Are you frustrated with your weekly sessions and thinking of quitting therapy? Perhaps you have friends who gush about their therapist and brag about the progress that they are making. You wonder why you don't share their excitement. (See "Is Your Therapist Helping You Enough?")
What do you do when therapy isn't delivering results?
When therapy isn’t working
Let’s consider some possible reasons why therapy is failing you:
1. A lousy therapist: Just as there are bad plumbers or teachers, there are bad therapists. A burnt-out, inexperienced, or poorly trained therapist isn’t likely to be very dynamic or even helpful. If your therapist looks bored, disinterested, or isn’t challenging you enough, confront him or her about it. If nothing changes, move on.
2. A poor fit: Therapy isn’t one size fits all. If you don’t feel safe, comfortable, or understood by your therapist, chances are that you’re working with the wrong person.
3. A severe mood disorder: If you’re suffering from extreme anxiety or overwhelming depression, talk therapy alone may not be enough, particularly if you have a long family history of mood disorders. It may be time to consider adding medication to your treatment.
4. Lack of motivation: If you’re attending sessions, but your heart isn’t in it, you’re not likely to see much progress. Waiting for your therapist to cure you without putting forth effort isn’t going to produce sustainable results.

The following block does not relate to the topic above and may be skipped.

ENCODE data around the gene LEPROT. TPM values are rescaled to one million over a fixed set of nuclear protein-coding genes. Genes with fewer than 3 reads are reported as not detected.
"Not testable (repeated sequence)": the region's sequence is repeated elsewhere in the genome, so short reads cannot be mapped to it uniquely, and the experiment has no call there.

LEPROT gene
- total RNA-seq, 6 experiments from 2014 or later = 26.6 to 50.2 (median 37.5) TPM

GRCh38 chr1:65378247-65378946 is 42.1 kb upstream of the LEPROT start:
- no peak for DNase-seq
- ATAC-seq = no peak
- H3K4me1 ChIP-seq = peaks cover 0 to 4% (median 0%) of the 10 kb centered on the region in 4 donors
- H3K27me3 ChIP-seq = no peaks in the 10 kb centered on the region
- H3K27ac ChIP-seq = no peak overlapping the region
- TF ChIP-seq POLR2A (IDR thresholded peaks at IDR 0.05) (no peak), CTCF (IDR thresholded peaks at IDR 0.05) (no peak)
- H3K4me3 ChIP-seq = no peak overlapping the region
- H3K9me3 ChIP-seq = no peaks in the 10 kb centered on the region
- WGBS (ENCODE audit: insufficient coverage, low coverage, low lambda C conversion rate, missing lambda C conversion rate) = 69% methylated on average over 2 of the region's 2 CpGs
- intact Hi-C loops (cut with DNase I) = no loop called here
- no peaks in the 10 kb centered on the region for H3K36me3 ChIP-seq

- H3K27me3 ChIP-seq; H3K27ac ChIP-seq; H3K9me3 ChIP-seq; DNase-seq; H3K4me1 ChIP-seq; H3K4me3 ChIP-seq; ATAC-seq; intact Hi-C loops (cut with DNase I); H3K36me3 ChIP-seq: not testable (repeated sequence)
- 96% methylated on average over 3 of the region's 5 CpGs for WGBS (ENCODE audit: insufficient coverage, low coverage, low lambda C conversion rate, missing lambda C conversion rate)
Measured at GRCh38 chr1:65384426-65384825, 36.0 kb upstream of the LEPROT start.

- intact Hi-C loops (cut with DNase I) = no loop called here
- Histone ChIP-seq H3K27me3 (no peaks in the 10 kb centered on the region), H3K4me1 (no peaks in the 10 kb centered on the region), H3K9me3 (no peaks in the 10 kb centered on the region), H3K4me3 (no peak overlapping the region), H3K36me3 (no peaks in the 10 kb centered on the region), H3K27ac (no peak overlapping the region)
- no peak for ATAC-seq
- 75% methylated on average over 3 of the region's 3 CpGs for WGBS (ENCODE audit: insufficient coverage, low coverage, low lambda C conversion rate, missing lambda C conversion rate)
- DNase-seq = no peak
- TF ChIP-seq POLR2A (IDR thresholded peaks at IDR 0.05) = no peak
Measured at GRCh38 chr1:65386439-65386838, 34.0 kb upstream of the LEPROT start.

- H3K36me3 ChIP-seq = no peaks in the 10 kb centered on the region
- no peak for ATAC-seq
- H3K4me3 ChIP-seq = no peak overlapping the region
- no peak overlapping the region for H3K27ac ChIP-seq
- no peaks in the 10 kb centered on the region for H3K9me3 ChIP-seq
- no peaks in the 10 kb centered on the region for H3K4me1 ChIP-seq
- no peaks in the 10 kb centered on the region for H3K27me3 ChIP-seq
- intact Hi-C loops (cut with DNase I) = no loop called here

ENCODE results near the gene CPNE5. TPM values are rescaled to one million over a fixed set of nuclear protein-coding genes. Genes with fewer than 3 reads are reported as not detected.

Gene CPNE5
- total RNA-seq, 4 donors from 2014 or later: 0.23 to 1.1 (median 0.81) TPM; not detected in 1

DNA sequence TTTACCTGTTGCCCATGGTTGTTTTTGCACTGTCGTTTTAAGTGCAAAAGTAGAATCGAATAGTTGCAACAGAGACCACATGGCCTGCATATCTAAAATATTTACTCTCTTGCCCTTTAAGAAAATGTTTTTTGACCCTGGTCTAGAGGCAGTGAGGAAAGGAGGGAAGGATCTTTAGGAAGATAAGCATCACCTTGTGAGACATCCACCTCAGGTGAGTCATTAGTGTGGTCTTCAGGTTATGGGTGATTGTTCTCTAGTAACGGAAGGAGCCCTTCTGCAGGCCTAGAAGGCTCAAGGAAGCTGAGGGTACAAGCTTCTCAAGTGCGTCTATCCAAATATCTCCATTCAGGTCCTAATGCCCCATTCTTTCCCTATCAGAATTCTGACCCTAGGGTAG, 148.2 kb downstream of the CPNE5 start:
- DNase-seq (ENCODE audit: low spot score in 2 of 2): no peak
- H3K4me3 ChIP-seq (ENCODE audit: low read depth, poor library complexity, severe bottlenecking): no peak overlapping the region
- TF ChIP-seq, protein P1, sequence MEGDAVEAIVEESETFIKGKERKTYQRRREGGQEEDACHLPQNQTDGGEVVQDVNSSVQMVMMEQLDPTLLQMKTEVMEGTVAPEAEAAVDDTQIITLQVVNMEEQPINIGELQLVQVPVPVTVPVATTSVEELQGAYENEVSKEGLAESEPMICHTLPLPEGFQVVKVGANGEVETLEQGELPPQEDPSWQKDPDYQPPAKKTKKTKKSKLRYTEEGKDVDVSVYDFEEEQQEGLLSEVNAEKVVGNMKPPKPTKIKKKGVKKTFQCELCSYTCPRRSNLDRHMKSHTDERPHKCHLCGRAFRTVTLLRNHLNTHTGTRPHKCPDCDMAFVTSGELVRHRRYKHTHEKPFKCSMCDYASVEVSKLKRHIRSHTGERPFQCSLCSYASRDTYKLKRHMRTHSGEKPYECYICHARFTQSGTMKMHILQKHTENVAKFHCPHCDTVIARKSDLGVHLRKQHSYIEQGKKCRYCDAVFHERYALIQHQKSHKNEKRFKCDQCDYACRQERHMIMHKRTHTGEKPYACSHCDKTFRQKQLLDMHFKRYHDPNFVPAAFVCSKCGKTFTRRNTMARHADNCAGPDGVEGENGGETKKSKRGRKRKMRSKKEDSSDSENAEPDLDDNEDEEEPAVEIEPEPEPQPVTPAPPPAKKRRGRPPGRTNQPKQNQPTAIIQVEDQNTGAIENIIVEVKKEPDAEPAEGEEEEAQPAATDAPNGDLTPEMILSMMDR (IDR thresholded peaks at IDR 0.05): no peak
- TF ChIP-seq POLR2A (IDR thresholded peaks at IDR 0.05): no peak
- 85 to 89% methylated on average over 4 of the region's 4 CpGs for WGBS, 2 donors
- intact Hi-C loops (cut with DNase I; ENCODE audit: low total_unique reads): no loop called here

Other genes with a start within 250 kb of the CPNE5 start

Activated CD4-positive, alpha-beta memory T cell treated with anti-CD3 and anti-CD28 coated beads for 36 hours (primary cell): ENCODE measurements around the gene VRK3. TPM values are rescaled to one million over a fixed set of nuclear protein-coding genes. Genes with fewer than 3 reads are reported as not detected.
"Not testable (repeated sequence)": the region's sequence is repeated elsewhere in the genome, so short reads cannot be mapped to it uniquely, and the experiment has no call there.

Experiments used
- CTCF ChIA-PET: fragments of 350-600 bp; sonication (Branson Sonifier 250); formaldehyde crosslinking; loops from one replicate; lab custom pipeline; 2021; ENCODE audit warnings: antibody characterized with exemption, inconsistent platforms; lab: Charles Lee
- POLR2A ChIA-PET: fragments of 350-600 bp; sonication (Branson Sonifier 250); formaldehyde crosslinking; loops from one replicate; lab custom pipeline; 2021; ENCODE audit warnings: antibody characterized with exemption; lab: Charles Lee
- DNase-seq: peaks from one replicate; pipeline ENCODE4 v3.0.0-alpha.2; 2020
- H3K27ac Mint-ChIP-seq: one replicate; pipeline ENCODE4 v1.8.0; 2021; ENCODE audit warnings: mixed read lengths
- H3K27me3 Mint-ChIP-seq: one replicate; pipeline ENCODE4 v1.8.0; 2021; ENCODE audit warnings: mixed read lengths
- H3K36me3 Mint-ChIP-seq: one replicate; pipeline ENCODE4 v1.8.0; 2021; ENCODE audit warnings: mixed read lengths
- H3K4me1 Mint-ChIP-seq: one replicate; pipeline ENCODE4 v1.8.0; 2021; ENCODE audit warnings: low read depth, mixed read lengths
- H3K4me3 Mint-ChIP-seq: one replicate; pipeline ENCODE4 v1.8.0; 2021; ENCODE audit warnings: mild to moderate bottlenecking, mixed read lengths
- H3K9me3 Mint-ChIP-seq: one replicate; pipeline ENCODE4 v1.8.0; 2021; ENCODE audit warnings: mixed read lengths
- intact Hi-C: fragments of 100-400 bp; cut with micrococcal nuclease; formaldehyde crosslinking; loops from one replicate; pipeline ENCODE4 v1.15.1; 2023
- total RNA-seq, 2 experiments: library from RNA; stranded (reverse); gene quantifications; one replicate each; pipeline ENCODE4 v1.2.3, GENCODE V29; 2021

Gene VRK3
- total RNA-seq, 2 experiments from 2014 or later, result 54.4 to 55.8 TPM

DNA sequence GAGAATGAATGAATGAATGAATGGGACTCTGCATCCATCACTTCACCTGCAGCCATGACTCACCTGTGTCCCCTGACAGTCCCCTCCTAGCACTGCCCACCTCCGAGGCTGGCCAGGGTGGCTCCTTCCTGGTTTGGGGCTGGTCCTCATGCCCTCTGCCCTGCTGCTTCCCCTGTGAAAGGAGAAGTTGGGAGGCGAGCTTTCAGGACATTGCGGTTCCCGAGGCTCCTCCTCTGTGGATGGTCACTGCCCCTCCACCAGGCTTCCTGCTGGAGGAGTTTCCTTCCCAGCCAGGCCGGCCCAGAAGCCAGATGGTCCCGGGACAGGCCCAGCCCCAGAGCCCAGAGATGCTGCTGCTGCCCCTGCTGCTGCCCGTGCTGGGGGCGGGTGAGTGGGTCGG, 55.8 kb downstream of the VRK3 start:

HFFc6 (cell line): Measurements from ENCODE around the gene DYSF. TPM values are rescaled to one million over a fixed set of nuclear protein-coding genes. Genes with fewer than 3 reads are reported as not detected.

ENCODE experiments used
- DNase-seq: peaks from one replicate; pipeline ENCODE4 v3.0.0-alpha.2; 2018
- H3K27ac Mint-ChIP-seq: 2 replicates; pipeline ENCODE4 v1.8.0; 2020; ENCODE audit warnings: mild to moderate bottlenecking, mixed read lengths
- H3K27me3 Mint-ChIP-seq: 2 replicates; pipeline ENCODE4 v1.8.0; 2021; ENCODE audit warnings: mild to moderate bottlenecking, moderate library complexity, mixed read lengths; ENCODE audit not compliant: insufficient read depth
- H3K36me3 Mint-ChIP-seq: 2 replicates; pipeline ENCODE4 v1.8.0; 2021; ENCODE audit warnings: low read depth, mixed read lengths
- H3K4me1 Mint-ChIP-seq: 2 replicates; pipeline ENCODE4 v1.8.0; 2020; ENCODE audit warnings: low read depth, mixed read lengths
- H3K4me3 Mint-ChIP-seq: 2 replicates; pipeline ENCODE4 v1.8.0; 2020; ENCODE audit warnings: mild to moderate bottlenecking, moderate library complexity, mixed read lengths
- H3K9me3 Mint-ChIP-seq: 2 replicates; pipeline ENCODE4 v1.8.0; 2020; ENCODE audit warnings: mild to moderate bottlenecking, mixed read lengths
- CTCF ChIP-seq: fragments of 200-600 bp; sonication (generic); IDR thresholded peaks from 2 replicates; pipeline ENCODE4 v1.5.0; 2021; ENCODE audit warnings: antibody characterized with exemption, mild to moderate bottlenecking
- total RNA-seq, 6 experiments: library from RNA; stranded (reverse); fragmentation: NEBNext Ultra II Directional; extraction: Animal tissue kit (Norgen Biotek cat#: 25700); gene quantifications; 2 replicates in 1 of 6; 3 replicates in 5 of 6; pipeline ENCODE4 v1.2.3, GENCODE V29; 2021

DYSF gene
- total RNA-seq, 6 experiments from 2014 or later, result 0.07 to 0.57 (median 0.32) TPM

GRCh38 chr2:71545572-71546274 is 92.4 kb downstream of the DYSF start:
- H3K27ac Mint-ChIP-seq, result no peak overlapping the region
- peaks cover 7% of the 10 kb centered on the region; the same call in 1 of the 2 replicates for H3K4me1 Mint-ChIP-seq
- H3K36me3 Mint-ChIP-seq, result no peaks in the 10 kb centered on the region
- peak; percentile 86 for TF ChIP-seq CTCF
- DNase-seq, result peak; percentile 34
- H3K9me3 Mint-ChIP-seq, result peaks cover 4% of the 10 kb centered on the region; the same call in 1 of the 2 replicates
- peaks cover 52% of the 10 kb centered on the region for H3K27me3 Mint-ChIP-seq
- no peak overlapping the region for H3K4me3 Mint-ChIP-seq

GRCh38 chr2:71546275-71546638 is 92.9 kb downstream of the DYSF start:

5. Poor self-care habits: If you're not exercising, your diet is dismal, you don't have creative outlets, you engage in unhealthy relationships, or you abuse drugs or alcohol, such choices can undermine the benefits of therapy.
What to do if therapy isn’t helping
Before you fire your therapist or abandon treatment entirely, take a moment to identify what went wrong, and consider the following options:
1. Be choosey: Too often, people go with the first therapist that they meet. They rush into therapy without considering the actual therapists that they are hiring. Take your time; interview at least three therapists before you decide. Bring a list of questions to your first session. Trust your intuition. If the therapist transmits confidence and inspiration, that’s a great start.
2. Try different kinds of therapy: There are more types of therapy today than ever before, such as art or dance therapy. You may benefit from a more engaging and stimulating treatment than traditional talk therapy.
3. Consider group therapy: When it comes to social anxiety, chronic relationship problems, or self-isolating tendencies, you can’t beat the power of group therapy. Joining a group of individuals who are committed to each others' growth is an incredibly healing experience. I’ve led groups for 25 years, and I’m still awed by the progress I’ve seen in group members. (See "The Benefits of Group Therapy.")
4. Educate yourself about different schools of therapy: Certain forms of therapy target specific symptoms and are most effective. For example, if you’re struggling with symptoms of OCD or phobia, studies have shown that CBT or DBT therapies are your best choice.
5. Explore other interventions: If therapy isn’t working, consider other interventions, such as working with a nutritionist, life coach, or consulting with a psychiatrist. Keep trying until you experience the personal breakthrough that you crave.